Coping with organizational layoffs: managers’ increased active listening reduces job insecurity via perceived situational control
affective job insecurity, job insecurity, perceived control, listening, longitudinal
In this paper, we draw on interdisciplinary research and theorizing to posit change in managerial active listening as a lever shaping change in affective job insecurity. Specifically, drawing on transactional theory, we argue that an increase (decrease) in active listening from one’s manager should facilitate a dynamic coping process by strengthening (diminishing) perceived control. In turn, changes in perceived control should shape affective job insecurity. Using a longitudinal field study design, we collected three waves of survey data from 268 employees of a large real estate firm that was preparing for restructuring and layoffs. Consistent with our hypotheses, we found support for a mediation model in which an increase in active listening quality predicted a decrease in affective job insecurity, mediated by an increase in perceived control. Our findings suggest that in environments characterized by widespread change and impending job loss, an increase in active listening may have a ripple effect in increasing perceived control and decreasing affective job insecurity.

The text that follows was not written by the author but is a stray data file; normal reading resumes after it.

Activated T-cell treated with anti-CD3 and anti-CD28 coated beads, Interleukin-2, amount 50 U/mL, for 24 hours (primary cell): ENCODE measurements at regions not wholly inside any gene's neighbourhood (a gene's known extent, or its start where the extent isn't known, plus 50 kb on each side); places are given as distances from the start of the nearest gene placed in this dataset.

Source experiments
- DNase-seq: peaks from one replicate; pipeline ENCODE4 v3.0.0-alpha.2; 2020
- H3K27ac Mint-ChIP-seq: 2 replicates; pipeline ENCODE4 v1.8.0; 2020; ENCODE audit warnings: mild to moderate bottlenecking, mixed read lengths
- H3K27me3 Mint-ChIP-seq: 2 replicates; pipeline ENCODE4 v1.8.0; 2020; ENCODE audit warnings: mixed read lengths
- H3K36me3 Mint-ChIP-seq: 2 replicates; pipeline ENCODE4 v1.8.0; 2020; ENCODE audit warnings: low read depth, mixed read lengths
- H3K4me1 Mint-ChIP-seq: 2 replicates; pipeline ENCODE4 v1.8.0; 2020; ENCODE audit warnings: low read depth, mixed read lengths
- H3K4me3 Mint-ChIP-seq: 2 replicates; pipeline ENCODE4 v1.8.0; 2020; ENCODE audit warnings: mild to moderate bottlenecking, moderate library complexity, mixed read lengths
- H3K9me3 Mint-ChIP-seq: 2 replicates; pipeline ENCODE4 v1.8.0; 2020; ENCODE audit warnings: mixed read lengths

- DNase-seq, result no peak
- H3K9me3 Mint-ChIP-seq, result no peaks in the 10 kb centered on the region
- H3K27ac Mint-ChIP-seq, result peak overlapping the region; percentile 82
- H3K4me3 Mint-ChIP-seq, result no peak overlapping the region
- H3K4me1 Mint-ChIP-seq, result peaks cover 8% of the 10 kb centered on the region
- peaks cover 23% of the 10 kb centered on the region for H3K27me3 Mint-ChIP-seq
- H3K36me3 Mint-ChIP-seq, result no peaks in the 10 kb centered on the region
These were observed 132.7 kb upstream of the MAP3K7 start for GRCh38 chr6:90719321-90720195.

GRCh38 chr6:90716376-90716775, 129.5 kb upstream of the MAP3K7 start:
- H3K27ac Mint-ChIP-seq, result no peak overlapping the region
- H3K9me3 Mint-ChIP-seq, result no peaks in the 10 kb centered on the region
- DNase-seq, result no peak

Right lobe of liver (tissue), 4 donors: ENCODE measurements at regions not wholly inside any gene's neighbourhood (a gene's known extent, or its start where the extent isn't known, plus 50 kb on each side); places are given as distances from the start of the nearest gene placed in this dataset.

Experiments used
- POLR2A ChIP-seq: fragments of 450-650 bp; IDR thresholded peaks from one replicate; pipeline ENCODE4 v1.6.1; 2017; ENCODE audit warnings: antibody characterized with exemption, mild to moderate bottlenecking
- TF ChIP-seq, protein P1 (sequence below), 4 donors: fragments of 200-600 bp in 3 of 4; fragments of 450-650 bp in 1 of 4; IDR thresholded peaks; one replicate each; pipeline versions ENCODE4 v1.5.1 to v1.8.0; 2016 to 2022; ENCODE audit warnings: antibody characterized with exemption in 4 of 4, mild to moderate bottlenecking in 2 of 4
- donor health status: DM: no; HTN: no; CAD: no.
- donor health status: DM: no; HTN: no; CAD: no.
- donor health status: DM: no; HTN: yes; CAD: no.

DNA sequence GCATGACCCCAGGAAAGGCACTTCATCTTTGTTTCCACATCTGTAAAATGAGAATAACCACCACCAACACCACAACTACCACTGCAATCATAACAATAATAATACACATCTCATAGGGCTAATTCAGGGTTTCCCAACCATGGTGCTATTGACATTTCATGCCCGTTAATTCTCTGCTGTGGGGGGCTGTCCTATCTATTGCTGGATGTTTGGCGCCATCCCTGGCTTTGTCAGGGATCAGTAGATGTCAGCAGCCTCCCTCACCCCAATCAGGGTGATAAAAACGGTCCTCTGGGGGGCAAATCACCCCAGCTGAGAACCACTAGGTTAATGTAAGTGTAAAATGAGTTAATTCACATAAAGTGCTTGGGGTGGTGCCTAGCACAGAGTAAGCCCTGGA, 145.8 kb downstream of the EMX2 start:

Kriz, T. D., Jolly, P. M., & Shoss, M. K. (2021). Coping with organizational layoffs: Managers’ increased active listening reduces job insecurity via perceived situational control. Journal of Occupational Health Psychology. Advance online publication. https://doi.org/10.1037/ocp0000295
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